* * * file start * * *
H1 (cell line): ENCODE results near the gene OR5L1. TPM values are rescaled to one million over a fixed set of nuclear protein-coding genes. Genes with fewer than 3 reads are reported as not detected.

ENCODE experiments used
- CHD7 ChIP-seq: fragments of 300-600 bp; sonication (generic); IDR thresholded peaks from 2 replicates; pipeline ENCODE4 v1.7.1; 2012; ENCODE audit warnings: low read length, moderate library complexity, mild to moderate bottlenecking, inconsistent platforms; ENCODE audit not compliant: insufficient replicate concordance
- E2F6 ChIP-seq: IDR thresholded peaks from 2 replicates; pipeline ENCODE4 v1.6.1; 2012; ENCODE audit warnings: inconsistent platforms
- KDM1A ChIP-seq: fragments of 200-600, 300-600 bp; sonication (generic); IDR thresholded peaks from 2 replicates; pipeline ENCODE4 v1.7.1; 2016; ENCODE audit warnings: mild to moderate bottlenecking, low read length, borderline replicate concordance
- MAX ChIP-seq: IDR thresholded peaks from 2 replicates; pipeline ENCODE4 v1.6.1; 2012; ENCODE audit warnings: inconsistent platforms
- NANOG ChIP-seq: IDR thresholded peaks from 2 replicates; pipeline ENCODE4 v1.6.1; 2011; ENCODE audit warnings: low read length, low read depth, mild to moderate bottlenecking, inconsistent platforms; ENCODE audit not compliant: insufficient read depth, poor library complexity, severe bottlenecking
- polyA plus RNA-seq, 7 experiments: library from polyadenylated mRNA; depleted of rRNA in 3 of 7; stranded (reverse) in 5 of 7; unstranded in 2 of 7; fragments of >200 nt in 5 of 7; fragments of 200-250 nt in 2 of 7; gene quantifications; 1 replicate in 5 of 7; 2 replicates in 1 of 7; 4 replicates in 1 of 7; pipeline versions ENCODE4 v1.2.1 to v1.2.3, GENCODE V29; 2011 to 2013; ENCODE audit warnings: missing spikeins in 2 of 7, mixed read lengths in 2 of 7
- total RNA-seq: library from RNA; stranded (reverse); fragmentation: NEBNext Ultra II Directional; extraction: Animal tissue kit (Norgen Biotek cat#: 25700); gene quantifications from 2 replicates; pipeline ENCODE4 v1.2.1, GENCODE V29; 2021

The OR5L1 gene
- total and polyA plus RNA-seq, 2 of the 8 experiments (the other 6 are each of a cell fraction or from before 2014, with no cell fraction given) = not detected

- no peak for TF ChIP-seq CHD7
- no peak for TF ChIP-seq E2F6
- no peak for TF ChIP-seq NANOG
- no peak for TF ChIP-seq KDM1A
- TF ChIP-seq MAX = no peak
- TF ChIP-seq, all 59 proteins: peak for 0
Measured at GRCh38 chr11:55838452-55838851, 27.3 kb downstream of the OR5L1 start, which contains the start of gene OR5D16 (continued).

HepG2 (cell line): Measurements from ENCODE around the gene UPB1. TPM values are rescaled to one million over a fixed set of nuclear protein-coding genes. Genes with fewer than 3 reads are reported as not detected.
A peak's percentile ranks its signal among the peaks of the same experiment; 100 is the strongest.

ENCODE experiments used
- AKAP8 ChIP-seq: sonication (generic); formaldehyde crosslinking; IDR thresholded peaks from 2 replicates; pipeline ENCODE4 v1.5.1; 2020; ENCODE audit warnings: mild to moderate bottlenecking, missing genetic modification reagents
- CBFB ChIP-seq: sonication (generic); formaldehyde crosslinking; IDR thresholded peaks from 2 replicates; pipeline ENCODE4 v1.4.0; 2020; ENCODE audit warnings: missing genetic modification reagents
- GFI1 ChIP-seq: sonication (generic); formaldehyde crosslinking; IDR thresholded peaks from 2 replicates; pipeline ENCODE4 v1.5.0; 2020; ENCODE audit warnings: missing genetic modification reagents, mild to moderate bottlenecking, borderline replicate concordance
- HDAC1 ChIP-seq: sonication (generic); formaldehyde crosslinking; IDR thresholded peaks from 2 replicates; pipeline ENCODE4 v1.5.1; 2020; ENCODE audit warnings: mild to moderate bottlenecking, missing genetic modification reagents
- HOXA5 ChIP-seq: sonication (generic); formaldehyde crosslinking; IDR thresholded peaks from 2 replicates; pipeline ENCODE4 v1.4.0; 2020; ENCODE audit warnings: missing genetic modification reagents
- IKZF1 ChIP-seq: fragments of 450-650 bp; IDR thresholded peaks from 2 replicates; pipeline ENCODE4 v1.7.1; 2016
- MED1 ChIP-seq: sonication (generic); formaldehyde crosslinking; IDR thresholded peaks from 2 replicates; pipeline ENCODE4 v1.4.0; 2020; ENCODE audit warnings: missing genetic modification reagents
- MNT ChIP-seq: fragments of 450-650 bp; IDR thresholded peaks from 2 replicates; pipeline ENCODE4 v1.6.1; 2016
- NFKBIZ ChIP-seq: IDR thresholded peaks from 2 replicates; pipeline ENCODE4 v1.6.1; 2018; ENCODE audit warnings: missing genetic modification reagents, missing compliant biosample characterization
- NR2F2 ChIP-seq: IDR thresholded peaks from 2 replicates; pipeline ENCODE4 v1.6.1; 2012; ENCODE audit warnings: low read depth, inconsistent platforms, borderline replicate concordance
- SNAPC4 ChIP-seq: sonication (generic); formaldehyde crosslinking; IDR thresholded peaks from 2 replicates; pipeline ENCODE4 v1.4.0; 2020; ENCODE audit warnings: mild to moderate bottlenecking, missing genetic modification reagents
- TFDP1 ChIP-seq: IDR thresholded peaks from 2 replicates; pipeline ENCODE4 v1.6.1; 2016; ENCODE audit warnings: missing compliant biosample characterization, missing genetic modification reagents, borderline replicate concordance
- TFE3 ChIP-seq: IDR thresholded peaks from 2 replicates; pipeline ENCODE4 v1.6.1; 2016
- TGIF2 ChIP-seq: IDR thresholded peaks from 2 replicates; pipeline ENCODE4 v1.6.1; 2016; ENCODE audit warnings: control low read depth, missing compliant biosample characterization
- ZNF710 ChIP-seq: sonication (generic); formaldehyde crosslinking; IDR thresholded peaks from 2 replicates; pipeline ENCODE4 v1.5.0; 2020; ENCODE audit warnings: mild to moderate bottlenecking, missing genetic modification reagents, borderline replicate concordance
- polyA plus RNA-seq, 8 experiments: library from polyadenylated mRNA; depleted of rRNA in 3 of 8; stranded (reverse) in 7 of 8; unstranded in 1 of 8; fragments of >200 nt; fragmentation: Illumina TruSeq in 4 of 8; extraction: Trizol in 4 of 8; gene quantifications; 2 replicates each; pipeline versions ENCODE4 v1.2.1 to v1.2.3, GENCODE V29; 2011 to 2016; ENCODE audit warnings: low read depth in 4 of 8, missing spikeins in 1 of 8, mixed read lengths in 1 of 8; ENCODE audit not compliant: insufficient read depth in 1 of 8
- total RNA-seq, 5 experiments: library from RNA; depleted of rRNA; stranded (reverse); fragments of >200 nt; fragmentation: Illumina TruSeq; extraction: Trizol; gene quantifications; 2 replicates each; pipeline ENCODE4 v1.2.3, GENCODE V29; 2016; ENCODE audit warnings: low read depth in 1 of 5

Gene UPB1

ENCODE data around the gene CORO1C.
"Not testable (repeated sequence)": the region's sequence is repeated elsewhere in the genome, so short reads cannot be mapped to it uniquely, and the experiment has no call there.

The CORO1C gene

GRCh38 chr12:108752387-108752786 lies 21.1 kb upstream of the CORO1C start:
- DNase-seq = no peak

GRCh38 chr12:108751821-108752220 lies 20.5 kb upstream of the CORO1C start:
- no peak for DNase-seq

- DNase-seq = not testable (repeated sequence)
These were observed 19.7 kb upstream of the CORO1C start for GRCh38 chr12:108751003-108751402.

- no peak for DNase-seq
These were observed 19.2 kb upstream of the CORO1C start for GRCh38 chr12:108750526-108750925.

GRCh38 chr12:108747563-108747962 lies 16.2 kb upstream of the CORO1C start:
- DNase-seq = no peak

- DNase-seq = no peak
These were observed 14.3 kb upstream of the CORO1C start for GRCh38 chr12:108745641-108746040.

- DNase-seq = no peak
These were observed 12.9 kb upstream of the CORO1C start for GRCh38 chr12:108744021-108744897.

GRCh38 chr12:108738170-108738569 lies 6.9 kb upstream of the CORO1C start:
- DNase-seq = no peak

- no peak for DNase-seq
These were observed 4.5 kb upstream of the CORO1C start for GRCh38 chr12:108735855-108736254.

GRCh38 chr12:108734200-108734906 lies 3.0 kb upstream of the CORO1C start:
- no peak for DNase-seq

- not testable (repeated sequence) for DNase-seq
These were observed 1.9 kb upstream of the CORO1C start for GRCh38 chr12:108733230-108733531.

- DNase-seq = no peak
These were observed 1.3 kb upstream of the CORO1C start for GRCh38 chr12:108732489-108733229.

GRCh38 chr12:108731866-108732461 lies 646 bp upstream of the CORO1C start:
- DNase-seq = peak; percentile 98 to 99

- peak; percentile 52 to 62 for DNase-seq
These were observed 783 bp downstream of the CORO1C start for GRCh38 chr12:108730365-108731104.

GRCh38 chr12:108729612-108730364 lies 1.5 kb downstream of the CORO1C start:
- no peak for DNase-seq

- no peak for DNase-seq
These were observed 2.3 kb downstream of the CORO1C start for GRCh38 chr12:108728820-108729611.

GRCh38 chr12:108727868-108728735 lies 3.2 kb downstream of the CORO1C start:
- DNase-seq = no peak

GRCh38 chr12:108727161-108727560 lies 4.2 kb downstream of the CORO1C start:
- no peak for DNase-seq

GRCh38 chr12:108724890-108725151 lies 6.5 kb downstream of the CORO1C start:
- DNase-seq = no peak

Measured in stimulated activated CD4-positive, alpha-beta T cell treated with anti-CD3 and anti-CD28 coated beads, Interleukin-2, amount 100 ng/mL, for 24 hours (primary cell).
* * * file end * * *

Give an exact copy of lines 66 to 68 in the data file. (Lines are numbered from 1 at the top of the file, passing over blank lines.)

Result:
These were observed 1.3 kb upstream of the CORO1C start for GRCh38 chr12:108732489-108733229.

GRCh38 chr12:108731866-108732461 lies 646 bp upstream of the CORO1C start:
- DNase-seq = peak; percentile 98 to 99